Last week, Marc Brandl, executive director of the rave culture harm reduction organization DanceSafe was feeling pretty pleased. After months of back and forth with one of America's most prestigious art institutions, some of DanceSafe's harm reduction materials were slated to appear in an exhibit at New York City's Museum of Modern Art (MOMA).
According to MOMA, the SAFE exhibit "features a carefully selected array of more than 300 contemporary design objects and prototypes from all over the world designed for a variety of reasons: to protect body and mind from dangerous or stressful circumstances; respond to emergency situations; ensure clarity of information; and provide a sense of comfort and security. The objects displayed in the exhibition address the spectrum of human fears and worries, from the most exceptional to the most mundane, from the dread of earthquakes and terrorist attacks to fear of darkness and loneliness."
This week, after seeing the exhibit, Brandl and DanceSafe were singing a different tune. Most of the DanceSafe materials were not in the exhibition. Of all the materials DanceSafe provided to the museum, the only item to make it into the show was a postcard on the dangers of hearing loss. To add insult to injury, the exhibit also distorted DanceSafe's drug education and harm reduction mission statement, making the group appear as if it were devoted to sonic harm reduction, not reducing the harms of drug use under prohibition.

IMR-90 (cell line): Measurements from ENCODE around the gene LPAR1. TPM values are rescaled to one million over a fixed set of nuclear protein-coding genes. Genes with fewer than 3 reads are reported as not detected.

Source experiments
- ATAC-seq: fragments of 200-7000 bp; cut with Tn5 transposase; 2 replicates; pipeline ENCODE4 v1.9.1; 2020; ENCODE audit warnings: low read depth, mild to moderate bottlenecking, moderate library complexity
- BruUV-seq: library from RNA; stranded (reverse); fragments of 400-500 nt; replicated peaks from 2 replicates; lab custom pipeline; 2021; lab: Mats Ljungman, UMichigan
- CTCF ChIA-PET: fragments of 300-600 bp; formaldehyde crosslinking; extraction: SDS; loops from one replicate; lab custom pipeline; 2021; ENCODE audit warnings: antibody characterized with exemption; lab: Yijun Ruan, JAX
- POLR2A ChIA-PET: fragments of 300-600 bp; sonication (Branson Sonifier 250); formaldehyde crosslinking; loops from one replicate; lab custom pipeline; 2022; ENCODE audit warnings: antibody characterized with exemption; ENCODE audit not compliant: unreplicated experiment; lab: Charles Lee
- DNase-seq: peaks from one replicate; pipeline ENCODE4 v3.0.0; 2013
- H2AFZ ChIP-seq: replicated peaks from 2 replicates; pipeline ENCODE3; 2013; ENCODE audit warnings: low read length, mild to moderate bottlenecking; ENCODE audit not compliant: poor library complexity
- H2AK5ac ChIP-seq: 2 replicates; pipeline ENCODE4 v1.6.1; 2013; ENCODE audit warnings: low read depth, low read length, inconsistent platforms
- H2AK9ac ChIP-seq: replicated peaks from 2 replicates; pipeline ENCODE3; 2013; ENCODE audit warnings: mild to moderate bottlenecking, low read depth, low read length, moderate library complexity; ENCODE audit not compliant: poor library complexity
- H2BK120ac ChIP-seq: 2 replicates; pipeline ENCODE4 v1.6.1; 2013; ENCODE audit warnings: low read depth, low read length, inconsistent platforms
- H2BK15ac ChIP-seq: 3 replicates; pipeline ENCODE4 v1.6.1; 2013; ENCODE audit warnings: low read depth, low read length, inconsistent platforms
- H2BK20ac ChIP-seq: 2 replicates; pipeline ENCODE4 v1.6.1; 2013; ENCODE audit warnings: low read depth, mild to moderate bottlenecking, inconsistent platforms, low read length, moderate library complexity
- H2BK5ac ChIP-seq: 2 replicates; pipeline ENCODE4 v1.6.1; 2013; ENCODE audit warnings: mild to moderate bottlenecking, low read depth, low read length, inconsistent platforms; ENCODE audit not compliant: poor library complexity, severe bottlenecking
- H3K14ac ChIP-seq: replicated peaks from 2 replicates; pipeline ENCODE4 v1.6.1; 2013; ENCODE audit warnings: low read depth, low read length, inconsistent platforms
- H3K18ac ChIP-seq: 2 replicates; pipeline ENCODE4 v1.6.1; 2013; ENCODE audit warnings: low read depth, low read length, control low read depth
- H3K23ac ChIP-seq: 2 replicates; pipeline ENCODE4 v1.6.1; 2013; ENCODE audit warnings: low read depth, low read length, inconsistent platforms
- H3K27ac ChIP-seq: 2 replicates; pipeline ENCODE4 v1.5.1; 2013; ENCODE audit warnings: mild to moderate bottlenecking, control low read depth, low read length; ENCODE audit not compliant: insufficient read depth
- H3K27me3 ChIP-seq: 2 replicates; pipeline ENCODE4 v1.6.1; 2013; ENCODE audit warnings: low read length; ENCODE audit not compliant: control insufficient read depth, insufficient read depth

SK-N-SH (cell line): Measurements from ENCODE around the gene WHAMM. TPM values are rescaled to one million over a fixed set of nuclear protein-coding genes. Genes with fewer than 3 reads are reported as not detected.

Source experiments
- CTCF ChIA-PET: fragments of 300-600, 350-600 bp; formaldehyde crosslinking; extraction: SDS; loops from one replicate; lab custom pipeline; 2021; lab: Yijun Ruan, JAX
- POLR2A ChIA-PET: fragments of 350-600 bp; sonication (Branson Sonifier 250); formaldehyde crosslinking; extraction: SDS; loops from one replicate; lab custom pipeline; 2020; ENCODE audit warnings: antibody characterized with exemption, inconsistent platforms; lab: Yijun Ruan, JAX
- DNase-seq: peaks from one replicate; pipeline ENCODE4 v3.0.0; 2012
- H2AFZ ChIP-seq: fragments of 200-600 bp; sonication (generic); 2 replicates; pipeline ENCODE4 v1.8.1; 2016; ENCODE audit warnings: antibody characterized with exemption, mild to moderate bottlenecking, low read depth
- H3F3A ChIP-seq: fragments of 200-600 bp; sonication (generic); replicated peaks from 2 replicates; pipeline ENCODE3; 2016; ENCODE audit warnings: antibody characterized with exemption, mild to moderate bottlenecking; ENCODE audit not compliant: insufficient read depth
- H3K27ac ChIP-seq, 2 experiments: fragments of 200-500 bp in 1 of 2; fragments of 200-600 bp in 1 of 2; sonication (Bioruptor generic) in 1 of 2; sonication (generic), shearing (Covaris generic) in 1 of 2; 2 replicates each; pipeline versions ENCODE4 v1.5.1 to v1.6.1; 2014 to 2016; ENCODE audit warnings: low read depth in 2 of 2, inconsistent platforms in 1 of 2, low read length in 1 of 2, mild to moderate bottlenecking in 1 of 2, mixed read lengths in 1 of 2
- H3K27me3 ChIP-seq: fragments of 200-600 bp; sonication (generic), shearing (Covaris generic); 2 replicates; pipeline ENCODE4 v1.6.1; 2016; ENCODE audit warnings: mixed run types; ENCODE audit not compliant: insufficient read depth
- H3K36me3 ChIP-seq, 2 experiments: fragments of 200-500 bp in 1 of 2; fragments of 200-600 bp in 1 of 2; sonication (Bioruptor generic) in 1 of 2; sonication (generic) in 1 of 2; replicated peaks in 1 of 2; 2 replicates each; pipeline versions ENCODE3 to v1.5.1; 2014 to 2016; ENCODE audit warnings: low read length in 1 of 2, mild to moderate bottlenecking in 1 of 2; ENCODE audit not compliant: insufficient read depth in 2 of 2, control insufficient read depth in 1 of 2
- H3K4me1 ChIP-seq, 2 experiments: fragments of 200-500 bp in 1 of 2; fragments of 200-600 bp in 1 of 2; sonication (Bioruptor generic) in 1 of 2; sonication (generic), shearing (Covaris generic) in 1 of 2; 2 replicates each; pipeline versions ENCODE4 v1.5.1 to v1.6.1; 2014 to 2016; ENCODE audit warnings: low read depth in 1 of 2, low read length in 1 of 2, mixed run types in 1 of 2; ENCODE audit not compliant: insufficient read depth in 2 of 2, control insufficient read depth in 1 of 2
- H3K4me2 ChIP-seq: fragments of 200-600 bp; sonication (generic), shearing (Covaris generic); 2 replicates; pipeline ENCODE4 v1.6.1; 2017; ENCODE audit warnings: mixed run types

"We had been in contact with them since March, when the approached us asking if they could use our cards for an exhibit, and we signed an agreement to that effect," Brandl told DRCNet. "I even made a last minute phone call last week, and they assured us everything was all set. We didn't have any indication that our materials had been cut; all they said was that everything was ready to go," he said.
"But when we got to the opening, all they had on display was our card about hearing protection and they described us as an organization that works at parties to help people with their hearing and to get home safely -- there was no mention at all of drugs," Brandl said. "Now, hearing safety and getting people home safely is in our mission statement, but 95% of our mission is drug-related harm reduction, as in drug education and pill testing at concerts."
At the MOMA exhibit, DanceSafe was described as "a not-for-profit organization targeting the rave and nightclub community encouraging protecting hearing loss and getting home safely."
That's not quite how DanceSafe sees itself. According to the group's mission statement, available on its web site, "DanceSafe is a nonprofit, harm reduction organization promoting health and safety within the rave and nightclub community... We train our volunteers to be health educators and drug abuse prevention counselors within their own communities, utilizing the principles and methods of harm reduction and popular education. Our volunteers staff harm reduction booths at raves, nightclubs and other dance events where they provide information on drugs, safer sex, and other health and safety issues concerning the electronic dance community (like driving home safely and protecting one's hearing). We also provide adulterant screening or pill testing services for ecstasy users... Our information and services are directed primarily towards non-addicted, recreational drug users. Non-addicted drug users are an under-served population within the harm reduction movement, despite the fact that they comprise the vast majority of drug users in our society. While many organizations exist that provide services to drug-dependent individuals, few groups address the needs of the majority of non-addicted, recreational users. We hope to fill this gap..."